Under the influence of Jérôme Thomas in the early 1990s, a new format has emerged: the juggling show lasting at least one hour. Juggler companies multiply and works flourish. Now recognised as an art, juggling even has a public institution in France, La Maison des Jonglages, in La Courneuve, which supports creation in this field and promotes this art, which is now in a state of constant renewal. Once again as a precursor, Jérôme Thomas had identified as a crucial issue, at the beginning of the 2000s, the feminisation of the practice of juggling, which he defended in RainBow, arc après la pluie. The number of female jugglers is increasing, but they are still a very small minority. Another social challenge, which the Maison des Jonglages and in particular the juggler Johann Swartvagher are trying to address, is to spread this practice, which is currently being pursued by the "white middle class", to other social circles which are not familiar with it.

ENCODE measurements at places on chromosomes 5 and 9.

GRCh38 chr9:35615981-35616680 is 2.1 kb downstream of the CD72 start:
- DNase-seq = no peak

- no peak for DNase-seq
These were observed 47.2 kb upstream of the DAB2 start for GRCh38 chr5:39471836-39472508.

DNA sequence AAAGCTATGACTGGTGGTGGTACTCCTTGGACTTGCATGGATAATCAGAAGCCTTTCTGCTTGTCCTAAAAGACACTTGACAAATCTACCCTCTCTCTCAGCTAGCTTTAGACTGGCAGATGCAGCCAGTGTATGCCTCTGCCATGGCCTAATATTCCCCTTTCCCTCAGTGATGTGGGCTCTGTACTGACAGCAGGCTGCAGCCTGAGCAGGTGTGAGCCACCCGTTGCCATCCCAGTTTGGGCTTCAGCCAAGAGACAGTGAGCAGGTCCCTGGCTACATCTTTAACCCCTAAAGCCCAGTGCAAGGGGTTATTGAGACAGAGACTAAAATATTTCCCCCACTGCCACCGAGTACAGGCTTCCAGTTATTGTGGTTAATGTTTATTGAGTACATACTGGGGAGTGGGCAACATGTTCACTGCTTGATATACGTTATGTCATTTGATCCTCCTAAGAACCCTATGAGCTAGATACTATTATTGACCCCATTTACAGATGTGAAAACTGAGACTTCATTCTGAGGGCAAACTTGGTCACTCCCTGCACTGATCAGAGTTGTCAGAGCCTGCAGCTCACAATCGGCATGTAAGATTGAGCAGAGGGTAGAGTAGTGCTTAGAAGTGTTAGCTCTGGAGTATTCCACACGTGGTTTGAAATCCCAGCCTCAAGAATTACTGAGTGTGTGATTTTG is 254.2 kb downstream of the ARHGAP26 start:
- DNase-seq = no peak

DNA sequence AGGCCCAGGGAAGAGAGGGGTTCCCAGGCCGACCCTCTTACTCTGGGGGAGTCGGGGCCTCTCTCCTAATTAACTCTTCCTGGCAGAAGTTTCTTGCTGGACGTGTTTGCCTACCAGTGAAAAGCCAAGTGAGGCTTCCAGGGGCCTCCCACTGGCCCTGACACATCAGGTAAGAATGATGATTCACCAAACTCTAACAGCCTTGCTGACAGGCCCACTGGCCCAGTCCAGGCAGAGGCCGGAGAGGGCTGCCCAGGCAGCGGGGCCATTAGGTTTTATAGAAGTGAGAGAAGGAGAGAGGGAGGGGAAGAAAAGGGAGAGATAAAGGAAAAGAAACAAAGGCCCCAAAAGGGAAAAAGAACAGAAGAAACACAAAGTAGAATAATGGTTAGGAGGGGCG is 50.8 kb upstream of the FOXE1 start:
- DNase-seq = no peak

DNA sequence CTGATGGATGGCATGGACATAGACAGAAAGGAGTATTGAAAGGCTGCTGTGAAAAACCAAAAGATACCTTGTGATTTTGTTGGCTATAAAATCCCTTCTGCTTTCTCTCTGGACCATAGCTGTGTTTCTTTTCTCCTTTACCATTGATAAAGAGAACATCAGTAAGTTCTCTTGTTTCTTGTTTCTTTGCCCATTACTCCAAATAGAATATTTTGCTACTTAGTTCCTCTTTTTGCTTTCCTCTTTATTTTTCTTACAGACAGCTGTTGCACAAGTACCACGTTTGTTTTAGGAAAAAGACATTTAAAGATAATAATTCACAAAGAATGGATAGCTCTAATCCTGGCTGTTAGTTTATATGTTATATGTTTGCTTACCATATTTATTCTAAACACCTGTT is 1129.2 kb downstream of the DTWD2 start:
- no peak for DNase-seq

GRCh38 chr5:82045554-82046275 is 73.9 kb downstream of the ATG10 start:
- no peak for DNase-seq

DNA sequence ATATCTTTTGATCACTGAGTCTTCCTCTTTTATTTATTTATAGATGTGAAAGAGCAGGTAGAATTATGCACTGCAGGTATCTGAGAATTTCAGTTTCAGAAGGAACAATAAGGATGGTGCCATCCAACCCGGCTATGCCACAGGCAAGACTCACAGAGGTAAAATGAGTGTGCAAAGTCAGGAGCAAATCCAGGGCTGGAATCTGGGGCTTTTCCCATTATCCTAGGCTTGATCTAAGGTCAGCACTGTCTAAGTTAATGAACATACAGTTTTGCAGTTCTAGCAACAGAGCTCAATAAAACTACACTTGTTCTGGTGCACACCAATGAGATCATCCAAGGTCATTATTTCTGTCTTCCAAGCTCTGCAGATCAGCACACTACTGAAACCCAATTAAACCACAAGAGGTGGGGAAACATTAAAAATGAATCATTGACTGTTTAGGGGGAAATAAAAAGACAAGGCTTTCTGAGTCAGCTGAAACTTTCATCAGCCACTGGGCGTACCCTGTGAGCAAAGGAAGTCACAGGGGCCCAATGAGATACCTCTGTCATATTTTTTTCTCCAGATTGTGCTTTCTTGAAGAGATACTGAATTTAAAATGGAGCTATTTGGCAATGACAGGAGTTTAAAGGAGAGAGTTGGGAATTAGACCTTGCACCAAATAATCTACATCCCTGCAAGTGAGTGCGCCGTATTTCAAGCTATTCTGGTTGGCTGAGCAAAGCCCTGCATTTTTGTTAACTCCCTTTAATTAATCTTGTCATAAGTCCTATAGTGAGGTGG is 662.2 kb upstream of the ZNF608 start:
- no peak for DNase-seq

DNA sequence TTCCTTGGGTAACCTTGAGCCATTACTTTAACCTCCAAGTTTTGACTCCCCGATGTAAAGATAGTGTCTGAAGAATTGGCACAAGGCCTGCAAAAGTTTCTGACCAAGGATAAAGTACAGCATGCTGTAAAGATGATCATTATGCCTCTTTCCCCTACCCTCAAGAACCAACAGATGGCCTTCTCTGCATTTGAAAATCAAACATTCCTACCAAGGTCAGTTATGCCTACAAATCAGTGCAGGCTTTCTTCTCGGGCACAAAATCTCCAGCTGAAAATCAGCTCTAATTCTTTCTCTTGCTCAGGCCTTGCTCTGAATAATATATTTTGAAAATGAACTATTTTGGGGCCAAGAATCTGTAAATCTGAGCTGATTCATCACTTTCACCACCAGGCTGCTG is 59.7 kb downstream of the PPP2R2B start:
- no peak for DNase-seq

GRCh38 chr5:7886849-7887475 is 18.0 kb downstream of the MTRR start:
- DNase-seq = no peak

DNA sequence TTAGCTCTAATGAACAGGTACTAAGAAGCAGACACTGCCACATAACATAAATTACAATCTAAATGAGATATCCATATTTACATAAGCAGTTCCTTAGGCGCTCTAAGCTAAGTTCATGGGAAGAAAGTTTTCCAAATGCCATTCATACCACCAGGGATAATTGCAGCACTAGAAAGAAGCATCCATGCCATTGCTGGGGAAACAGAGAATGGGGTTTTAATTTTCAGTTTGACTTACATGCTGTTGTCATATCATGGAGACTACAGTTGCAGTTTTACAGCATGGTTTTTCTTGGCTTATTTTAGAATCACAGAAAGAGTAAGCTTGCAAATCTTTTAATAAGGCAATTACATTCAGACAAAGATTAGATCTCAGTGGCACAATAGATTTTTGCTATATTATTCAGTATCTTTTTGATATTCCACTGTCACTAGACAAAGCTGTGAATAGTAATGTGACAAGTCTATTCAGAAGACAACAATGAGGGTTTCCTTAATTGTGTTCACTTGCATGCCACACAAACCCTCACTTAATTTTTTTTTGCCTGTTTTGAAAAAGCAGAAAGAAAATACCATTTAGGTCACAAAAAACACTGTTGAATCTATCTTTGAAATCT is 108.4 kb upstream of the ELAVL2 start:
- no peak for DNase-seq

More plastic than ever, juggling is easily combined with all forms of art: dance (as in the creations of Sean Gandini or Stefan Sing, music, with musical balls and other musical instruments juggled by Vincent de Lavenère or the creations of Jörg Müller). But also the theatre, in the juggling of words of the late Rayazone, and the clown with the juggler Nikolaus Holz, magic, with Yann Frisch, Raphaël Navarro or Etienne Saglio. And then there are the plastic arts with Erik Aberg in particular.